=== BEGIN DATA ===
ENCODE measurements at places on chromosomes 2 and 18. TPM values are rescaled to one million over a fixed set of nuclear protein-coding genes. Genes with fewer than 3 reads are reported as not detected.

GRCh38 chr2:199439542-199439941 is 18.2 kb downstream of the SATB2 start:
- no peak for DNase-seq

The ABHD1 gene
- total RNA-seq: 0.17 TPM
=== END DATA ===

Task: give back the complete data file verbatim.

ENCODE measurements at places on chromosomes 2 and 18. TPM values are rescaled to one million over a fixed set of nuclear protein-coding genes. Genes with fewer than 3 reads are reported as not detected.

GRCh38 chr2:199439542-199439941 is 18.2 kb downstream of the SATB2 start:
- no peak for DNase-seq

The ABHD1 gene
- total RNA-seq: 0.17 TPM